The Voice of America editorial team, a body that is recognized by the Russian Ministry of Justice as a foreign agent, spearheaded the US-driven information warfare. On January 7, Voice of America published a slanderous propaganda report dubbed “Russia and CSTO allies entered Kazakhstan.” Moreover, the headline of this American resource on Twitter was much more aggressive and biased — “Russia and CSTO allies OCCUPY Kazakhstan.”
At an apparent instigation by the US, a country that has been exerting external control over Ukraine, in the wake of the January unrest, Ukrainian authorities published a guide with the advice on how to smear both CSTO and the Kazakh President Tokayev who invited peacekeepers. The Ukrainian media also got “The Patriot’s glossary” developed by the so-called Center for Strategic Communications and Information Security under the Ministry of Culture and Information Policy of Ukraine that dictates in what expressions the Ukrainian media should or should not describe the events in Kazakhstan.
By the way, the crisis in the relations between Belarus and Ukraine was developing along the same lines: it started off with information attacks, training of nationalist militants and arms shipments from Ukraine to Belarus. Then Ukraine turned into a haven for Belarusian extremists that were not welcomed by Europe. Not long after, Kyiv switched to direct hostile actions at the official level.
On January 18, Segodnya.kz Telegram channel reported that the UK intelligence agencies took part in the information warfare against Kazakhstan, but failed in their efforts and switched to a “Plan B.” The channel, in particular, highlighted a report by The Guardian citing, as is customary for the British, “some unknown sources in the Kazakh capital.” The Guardian contended that Nursultan Nazarbayev and Kassym-Jomart Tokayev were allegedly negotiating redistribution of assets in the republic. In other words, the article by the Guardian was directly aimed at fostering negative attitude towards Tokayev, a Kazakh leader outside of the British calculation. Meanwhile, the Kazakh people, for most part, have a pretty positive opinion of him.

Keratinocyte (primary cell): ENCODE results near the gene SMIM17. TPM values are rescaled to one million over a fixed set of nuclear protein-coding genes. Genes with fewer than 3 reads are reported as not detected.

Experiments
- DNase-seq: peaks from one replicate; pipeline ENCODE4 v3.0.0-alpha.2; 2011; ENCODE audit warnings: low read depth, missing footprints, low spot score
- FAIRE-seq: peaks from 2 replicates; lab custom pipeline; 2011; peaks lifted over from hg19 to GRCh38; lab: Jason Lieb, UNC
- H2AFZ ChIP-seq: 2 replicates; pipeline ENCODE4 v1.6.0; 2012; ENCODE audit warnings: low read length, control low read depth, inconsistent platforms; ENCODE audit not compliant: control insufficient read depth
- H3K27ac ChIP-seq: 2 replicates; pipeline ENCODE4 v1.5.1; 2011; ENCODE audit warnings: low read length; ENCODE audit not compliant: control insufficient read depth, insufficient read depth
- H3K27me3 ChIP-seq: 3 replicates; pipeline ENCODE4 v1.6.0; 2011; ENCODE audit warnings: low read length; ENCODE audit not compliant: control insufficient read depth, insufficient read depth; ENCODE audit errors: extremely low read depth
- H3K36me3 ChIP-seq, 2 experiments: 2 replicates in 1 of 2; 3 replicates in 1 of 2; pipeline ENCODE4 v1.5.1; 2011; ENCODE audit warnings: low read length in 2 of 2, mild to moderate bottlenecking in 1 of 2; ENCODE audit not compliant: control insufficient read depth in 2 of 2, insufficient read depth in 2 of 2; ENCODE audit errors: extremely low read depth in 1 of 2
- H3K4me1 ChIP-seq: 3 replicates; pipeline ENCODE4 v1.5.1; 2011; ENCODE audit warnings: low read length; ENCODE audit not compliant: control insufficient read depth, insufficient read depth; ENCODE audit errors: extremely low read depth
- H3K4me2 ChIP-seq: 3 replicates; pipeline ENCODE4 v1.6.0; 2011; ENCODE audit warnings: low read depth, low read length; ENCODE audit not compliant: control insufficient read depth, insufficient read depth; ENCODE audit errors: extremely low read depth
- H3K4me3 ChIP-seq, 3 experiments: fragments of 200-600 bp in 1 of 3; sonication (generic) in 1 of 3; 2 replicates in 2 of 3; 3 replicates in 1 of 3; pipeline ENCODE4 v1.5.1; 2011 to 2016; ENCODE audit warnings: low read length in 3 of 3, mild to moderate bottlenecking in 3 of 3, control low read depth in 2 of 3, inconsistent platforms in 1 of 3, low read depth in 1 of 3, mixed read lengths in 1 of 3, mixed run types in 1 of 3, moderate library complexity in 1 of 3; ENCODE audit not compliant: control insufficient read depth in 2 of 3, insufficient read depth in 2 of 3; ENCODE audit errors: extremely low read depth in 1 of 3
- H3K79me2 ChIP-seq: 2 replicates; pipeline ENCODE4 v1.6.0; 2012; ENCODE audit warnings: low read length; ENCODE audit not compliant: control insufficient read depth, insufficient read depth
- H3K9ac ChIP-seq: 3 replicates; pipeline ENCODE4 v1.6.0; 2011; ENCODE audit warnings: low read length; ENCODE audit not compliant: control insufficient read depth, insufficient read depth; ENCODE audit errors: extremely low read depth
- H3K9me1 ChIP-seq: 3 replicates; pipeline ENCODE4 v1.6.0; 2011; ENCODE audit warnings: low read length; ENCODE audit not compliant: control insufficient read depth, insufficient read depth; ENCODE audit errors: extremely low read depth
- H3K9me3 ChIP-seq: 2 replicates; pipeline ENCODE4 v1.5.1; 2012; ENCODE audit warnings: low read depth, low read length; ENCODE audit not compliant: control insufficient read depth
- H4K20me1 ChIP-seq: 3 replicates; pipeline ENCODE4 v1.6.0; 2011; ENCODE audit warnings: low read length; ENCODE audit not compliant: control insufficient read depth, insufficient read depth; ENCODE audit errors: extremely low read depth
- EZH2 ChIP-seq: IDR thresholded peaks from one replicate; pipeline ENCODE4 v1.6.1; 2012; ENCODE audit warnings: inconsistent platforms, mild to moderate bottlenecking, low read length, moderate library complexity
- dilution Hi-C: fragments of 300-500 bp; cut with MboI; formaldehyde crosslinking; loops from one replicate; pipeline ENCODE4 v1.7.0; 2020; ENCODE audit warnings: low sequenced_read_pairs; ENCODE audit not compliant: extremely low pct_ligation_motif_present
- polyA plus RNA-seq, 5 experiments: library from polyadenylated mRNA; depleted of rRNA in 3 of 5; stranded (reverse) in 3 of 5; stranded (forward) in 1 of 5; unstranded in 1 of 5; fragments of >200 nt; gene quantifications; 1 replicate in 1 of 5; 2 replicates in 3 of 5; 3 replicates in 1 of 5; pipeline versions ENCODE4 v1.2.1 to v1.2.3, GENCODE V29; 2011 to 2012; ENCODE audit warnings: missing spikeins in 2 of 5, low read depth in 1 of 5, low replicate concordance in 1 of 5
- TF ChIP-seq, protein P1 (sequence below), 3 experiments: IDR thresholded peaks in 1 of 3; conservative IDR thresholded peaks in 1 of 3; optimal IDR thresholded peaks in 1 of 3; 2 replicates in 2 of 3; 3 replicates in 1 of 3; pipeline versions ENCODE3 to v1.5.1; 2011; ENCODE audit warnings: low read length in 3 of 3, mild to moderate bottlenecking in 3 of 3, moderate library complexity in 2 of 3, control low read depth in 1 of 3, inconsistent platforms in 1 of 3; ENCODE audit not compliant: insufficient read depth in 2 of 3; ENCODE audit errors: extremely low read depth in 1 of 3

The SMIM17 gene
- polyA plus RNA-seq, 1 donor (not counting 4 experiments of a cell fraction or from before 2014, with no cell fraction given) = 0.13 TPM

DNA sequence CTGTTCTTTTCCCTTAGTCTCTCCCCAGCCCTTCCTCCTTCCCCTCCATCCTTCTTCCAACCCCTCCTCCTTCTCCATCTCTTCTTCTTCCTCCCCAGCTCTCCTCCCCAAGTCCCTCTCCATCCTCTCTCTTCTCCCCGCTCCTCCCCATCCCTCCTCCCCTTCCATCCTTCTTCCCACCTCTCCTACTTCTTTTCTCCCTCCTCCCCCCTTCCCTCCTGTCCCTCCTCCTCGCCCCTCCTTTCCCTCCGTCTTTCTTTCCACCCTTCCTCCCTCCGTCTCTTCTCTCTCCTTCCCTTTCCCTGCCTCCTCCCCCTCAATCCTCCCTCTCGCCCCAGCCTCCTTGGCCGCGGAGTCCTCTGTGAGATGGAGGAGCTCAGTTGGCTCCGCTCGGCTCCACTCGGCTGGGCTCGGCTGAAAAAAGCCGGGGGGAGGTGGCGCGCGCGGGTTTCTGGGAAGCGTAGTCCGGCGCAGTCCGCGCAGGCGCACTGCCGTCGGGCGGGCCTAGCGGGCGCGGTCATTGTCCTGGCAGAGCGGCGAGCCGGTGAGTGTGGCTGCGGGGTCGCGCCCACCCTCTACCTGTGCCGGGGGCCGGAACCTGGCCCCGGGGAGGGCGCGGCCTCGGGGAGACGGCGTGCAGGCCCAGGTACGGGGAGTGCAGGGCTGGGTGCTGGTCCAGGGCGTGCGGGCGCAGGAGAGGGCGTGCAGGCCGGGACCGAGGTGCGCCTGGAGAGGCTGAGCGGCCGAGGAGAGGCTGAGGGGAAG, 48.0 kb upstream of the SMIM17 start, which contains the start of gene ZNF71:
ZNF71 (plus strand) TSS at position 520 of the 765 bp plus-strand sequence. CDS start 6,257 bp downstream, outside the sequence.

According to Segodnya.kz, the presence of a nation-wide spy ring of the UK and US intelligence agencies is evident: consider just the NGOs — the Soros Foundation (banned in Russia), USAID (banned in Russia), the British Council (also banned in Russia). There is hardly any doubt that the interests of Kazakhstan itself are simply non-existent for Western powers.
The Western involvement in the events in Kazakhstan is also evidenced by its very response to them. As a matter of fact, on January 20, members of the European Parliament adopted a resolution on the January events in Kazakhstan. During the deliberations, MEPs put Tokayev’s actions in the spotlight as a number of deputies called for sanctions to be snapped on top Kazakh officials. For that reason, if anyone had thought that the conflict in Kazakhstan had an internal origin, the European Parliament’s resolution clearly showed who was the final mastermind and would-be beneficiary of the coup d’état. As the now-routine tradition demands, the so-called “civilized world” rushed to defend “peaceful protesters,” engaged in not-so-peaceful seizing of administrative buildings, weapons, bank and shop robberies, shooting police officers and bystanders.